In a Zen monastery, a Zen master wakes up in the morning. While he is still sitting by his bed, he sees one of his disciples passing by. He calls the disciple in and mentions that he had just seen a complicated dream. Then he asks the disciple to help him interpret the dream. The disciple, without hearing what the dream was, asks the master to wait for a moment and goes out. Soon he returns with a bowl of water and suggests the master washes his face and says, “This will freshen you up”.?
The master washes his face and pats the back of the disciple saying, “This is a good interpretation”. The master then calls another disciple and shares what the first disciple did in response to his request of interpreting the dream. Then the master asks the disciple to interpret the dream too. The second disciple asks the master to wait and goes away. Moments later he returns with tea and offers it to the master, “This will freshen you up”. The master pats his back and says, “This too is a good interpretation”.
This simple Zen story has the potential to transform lives. However complicated the dream, it is just a dream. As a disciple grows in maturity he understands that one need not be involved in the dream. Only recognising the dream as a dream is enough to stay out of it and out of it’s effects too. The story of our life too is like a dream; it ends one day. The roles we play, in our relations and at work, and then cease to exist. How involved we remain in this life story determines how seriously we take life and it’s effects. So, it is wise to understand what part of life is a dream and what is not. How do we create the reality that we create? We call a few things good and a few things bad. Is it really good or bad or do we interpret it as good and bad? Is it knowing or an interpretation? Contemplating on these questions around our life situations and our experiences could bring a lot of clarity to life.
There’s another tale of an old farmer who had worked his harvest for many years. One day his horse ran away. Upon hearing the news his neighbours said sympathetically, “Such bad luck this is!” To this the farmer replied, “Maybe”. The next day the horse returned and with it came three other horses. “How wonderful! Your horse is not so unlucky after all.”, said the neighbours. The old man replied, “Maybe.” On the following day, the old farmer’s son tried to ride one of the horses and got thrown and broke his leg. The neighbours, again, came to offer their sympathy on the old farmer’s ill fate. “May be.” retorted the farmer. Then a few days later, military officials came to the village to recruit young men for the army and having noticed the broken leg of the farmer’s son’s, they passed him by. The neighbours congratulated the farmer and his son on how the broken leg was blessing in disguise. “May be”, said the farmer.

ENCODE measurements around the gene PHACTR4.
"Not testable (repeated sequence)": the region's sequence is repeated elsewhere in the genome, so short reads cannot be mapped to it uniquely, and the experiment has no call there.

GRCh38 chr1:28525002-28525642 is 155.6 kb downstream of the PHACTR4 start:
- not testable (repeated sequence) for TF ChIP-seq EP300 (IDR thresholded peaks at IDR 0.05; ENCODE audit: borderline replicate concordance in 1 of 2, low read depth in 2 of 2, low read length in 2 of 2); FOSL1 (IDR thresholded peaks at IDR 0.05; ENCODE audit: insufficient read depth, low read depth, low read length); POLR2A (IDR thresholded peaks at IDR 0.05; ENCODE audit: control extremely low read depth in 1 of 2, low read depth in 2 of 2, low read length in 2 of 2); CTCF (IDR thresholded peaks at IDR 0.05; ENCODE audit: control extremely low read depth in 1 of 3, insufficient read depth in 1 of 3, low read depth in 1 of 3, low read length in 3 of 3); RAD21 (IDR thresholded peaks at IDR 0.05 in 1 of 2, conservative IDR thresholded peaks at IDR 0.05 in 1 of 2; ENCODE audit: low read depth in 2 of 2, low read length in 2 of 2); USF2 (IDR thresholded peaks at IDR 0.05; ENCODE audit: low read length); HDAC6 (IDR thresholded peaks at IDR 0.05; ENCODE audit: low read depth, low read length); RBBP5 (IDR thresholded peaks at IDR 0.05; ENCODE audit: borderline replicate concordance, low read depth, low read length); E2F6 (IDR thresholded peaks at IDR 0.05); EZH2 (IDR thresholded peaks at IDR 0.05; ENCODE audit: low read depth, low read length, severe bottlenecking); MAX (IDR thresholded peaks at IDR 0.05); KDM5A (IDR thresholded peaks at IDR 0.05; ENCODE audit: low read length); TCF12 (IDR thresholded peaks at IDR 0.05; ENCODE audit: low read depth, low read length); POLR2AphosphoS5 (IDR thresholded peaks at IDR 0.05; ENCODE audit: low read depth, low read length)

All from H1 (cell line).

In any of the above situations, if he got happy or sad, would that be real or just an interpretation of what had happened was good or bad. Wouldn’t his interpretation turn out to be temporary and evading? We don’t know the bigger picture of all that is happening and yet the story continues. It is impossible to understand the big picture of the vast universe that has been there for millions of years and the mystery continues. Shoonyo's spiritual fiction novel "Looking for the Obvious" is about discovering the mystical reality.
If one feels confused, it’s good news, as nobody really knows what’s going on! We have a few interpretations; few borrowed ideas & we keep those ideas alive by repeating and justifying them. Is it not so? So what’s the worry? Where does it come from? How do we hold on to it? There’s a part of reality that troubles us, stresses us out – could we drop it? We hold this entire interpreted reality in our conceptual mind. Does it really exist that way? Or have we conceptualised it?
When this is seen in our own life then we come out of the comparison. Then we are free. Once we are aware of the operating of a concept, it doesn’t hold the same power over us. Awareness works by itself to cleanse it from our system. The Sword of awareness cuts through the illusion. With awareness we immediately see our baggage and we transform.
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Shoonyo guides business owners to achieve their financial potential through inner transformation. Without any more involvement in systems or structures.
Shoonyo supports them to access the powerful version of themselves and imbibe some core principles of spiritual laws, which enables them to scale their business to the desired level. To learn more about the program, click here: Inner transformation.
Shoonyo is a visionary and spiritual mentor. After 18 years of meditation and significant research into mind powers, NLP, martial arts practice with a black belt, healing practices, and deeper spiritual practices, he experienced the clarity of awakened space and began sharing with seekers.
Shoonyo worked as a business intelligence manager in London for 10 years. He abandoned an opulent international corporate career to guide people towards awakening space.
Other than business ventures, he has authored two books: " Looking for the obvious", an amazing work of spiritual fiction; and "Embodying Bhagavad Gita," a nine-month practical course on the Bhagavad Gita. He is Amazon's # 3 best-selling author and is cherished by elite readers..